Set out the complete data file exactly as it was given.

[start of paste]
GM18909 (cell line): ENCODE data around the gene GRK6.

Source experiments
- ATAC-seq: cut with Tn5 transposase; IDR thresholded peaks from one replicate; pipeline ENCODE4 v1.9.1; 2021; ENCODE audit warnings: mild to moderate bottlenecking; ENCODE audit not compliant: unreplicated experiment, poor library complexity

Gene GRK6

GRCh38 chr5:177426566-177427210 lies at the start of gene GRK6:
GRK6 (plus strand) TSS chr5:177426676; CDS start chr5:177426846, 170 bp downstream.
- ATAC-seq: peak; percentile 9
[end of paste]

GM18909 (cell line): ENCODE data around the gene GRK6.

Source experiments
- ATAC-seq: cut with Tn5 transposase; IDR thresholded peaks from one replicate; pipeline ENCODE4 v1.9.1; 2021; ENCODE audit warnings: mild to moderate bottlenecking; ENCODE audit not compliant: unreplicated experiment, poor library complexity

Gene GRK6

GRCh38 chr5:177426566-177427210 lies at the start of gene GRK6:
GRK6 (plus strand) TSS chr5:177426676; CDS start chr5:177426846, 170 bp downstream.
- ATAC-seq: peak; percentile 9